Alibaba, the beleaguered Chinese e-commerce giant, is getting a boost from its billionaire co-founders. The tech giant is facing consumption worries in its domestic market, intense competition from e-commerce upstarts, and fallout from geopolitical friction between Washington and Beijing, sending its shares down by 40% over the past year. But reports that co-founders Jack Ma and Joe Tsai ploughed $200 million into the company’s shares are cheering investors, adding $13 billion to Alibaba’s value in Tuesday trading.
The once-outspoken billionaire Ma bought $50 million worth of shares in the last quarter, The New York Times reports. An entity linked to Tsai also purchased nearly two million Alibaba depository shares worth about $152 million, according to a regulatory filing on Tuesday. Depository shares are shares of foreign companies held by U.S. depository banks and traded on the U.S. exchanges.
Alibaba’s stock in the U.S. closed around 7.9% higher in Tuesday trading, raising the e-commerce giant’s market value to $188.3 billion, representing a jump of around $13.7 billion from the previous day. The company’s Hong Kong traded shares are up 7.2% compared to the previous day’s close. (Hong Kong’s Hang Seng Index rose by 3.6%)
Alibaba’s co-founders are now the company’s largest shareholders, pulling ahead of Japanese investment holding company Softbank, according to the South China Morning Post. (Alibaba owns the SCMP).
Ma and Tsai’s share purchases are a “show of confidence” in Alibaba, says Ray Wang, principal analyst at Silicon Valley-based research firm Constellation R, but he doesn’t expect Ma to take a more active role in the company’s operations. Ma stepped down as Alibaba’s chairman in Sep. 2019; Tsai took over as the company’s chairman in late 2023.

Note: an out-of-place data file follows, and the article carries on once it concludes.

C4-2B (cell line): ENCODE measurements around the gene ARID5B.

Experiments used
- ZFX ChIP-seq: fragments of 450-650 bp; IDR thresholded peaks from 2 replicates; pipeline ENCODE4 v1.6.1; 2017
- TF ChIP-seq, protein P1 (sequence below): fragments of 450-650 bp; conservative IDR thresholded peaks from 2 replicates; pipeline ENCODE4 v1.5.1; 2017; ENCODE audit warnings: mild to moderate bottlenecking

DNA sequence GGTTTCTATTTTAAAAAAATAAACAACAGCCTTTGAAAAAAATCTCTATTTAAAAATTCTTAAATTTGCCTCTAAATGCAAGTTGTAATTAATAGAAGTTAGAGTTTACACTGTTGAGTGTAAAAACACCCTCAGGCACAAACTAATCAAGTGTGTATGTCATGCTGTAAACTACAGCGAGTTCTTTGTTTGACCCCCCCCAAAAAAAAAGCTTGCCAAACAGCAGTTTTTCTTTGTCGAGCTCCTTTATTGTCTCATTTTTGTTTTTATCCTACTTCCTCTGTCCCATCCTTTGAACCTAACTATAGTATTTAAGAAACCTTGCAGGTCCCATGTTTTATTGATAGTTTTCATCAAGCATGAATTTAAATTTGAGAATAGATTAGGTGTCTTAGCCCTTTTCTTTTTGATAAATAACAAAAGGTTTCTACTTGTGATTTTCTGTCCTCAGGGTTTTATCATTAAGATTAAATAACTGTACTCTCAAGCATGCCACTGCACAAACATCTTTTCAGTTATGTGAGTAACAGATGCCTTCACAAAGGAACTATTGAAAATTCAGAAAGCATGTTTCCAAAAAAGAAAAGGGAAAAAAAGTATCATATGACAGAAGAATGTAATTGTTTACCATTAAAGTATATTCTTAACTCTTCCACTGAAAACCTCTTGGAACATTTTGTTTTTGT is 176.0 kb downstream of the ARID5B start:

Ma has largely disappeared from the public eye since his run-in with Beijing in 2020, when his criticism of Beijing regulators helped torpedo the IPO of Ant Group, Alibaba’s fintech affiliate. But Alibaba’s founder is reemerging as the company faces a new e-commerce challenger: PDD Holdings, owner of the shopping platforms Pinduoduo and Temu.
PDD’s growth has outpaced Alibaba’s, with Pinduoduo and Temu’s business models appealing to a more cost-conscious consumer. PDD’s revenue for the quarter ending Sept. 30 increased 94% year-on-year, compared to a 9% jump at Alibaba. PDD’s shares have surged 78% over the past six months compared to a 23% decline for Alibaba.
Ma took to an internal discussion forum in late November to call on Alibaba to “correct its course” in a message that also acknowledged PDD’s success.
Alibaba has also become a victim of U.S.-China tensions. Last year, the e-commerce company shelved its plan to spin off its cloud computing unit as an independent company, blaming U.S. export controls on chips. U.S. restrictions on high-end semiconductors is making it difficult for Chinese companies like Alibaba and Tencent to get the advanced chips needed for data centers and AI applications.